In the 1960’s Nobel Laureate Thomas Schelling came up with a dynamical system model predicting that racial segregation of neighborhoods arises even in the absence of racist sentiments, so long as individuals prefer to live adjacent to at least a small number of neighbors of their same type. In short: even moderate individual tendencies regarding neighbors can lead to global, undesired consequences. Although the model is quite simple, it gives a fascinating description at how individuals might self-segregate, even when they have no explicit desire to do so, and provides insight about the relationship between a system and its parts, or between "micro motives" and "macro behaviors.”
In this talk, we provide a rigorous formulation in terms of a long-range interacting particle system, and provide additional insights in the evolution and final configuration of the system. First, we discuss a "shape theorem" for the spreading of the "affected" nodes in the network. This is the first result that precisely describes the transient dynamics of the model and shows a cascading process that creates segregated regions that are close to monochromatic balls with exponential radius in a given metric. We then study the limiting size of the largest monochromatic region, for a given interval of agents' preferences, showing that after a sufficiently long evolution time segregation occurs with high probability, and any agent is contained in a large monochromatic region of exponential size. This is the first high probability result for the two-dimensional version of the model. We also show that exponentially large almost monochromatic regions, namely regions where the fraction of nodes of the minority color vanishes, are expected for a wider interval of the individual preferences. We conclude by making some general considerations on the possible ways of curing segregation, given the insights provided by these results.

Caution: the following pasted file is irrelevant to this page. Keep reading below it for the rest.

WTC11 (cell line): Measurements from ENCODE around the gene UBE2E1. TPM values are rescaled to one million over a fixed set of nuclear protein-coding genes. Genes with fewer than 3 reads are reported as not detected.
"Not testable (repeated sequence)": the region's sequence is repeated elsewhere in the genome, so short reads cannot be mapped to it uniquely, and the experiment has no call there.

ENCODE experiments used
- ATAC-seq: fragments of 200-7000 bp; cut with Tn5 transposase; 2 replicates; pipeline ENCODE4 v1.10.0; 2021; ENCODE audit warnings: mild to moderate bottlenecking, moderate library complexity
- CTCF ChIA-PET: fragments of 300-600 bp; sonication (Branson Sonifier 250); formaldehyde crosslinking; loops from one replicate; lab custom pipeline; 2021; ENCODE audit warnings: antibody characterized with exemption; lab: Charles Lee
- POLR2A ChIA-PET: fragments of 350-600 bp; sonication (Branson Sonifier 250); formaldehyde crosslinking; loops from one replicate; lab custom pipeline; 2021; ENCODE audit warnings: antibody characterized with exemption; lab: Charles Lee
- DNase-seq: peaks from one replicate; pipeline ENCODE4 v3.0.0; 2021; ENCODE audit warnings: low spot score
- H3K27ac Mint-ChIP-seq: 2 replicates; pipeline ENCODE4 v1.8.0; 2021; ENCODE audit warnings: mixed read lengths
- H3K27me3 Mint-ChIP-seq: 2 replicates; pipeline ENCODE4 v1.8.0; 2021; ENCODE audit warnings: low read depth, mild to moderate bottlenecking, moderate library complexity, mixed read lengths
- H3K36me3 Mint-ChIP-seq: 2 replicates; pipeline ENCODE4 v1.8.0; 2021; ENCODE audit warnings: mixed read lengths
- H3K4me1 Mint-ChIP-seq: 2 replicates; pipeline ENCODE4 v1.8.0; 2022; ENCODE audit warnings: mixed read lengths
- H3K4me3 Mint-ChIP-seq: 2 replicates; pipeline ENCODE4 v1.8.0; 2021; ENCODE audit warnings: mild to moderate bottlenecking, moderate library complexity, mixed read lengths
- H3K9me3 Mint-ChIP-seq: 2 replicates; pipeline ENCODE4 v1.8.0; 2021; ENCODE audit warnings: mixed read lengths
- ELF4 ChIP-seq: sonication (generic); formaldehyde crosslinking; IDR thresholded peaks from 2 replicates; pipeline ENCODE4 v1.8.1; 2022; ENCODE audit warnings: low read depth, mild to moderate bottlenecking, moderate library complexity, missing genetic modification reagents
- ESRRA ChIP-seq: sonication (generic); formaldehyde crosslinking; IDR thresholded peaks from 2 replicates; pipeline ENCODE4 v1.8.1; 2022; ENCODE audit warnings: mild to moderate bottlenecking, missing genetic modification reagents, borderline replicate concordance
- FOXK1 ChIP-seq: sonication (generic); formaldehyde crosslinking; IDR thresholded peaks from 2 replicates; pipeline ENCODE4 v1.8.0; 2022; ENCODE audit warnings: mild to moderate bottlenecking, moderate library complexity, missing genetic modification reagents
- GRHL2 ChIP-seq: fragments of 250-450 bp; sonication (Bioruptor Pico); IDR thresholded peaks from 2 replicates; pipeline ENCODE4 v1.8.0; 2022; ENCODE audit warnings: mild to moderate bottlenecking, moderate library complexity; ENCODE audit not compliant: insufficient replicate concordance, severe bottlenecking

Based on joint work with Hamed Omidvar.
Massimo Franceschetti received the Laurea degree (with honors) in computer engineering from the University of Naples, Naples, Italy, in 1997, the M.S. and Ph.D. degrees in electrical engineering from the California Institute of Technology, Pasadena, CA, in 1999, and 2003, respectively. He is Professor of Electrical and Computer Engineering at the University of California at San Diego (UCSD). Before joining UCSD, he was a postdoctoral scholar at the University of California at Berkeley for two years. He is coauthor of the book “Random Networks for Communication” and author of the book “Wave theory of information,” both published by Cambridge University Press. He was awarded the C. H. Wilts Prize in 2003 for best doctoral thesis in electrical engineering at Caltech; the S.A. Schelkunoff Award in 2005 for best paper in the IEEE Transactions on Antennas and Propagation, a National Science Foundation (NSF) CAREER award in 2006, an Office of Naval Research (ONR) Young Investigator Award in 2007, the IEEE Communications Society Best Tutorial Paper Award in 2010, and the IEEE Control theory society Ruberti young researcher award in 2012. He became an IEEE Fellow in 2018 and a Guggenheim fellow in 2019.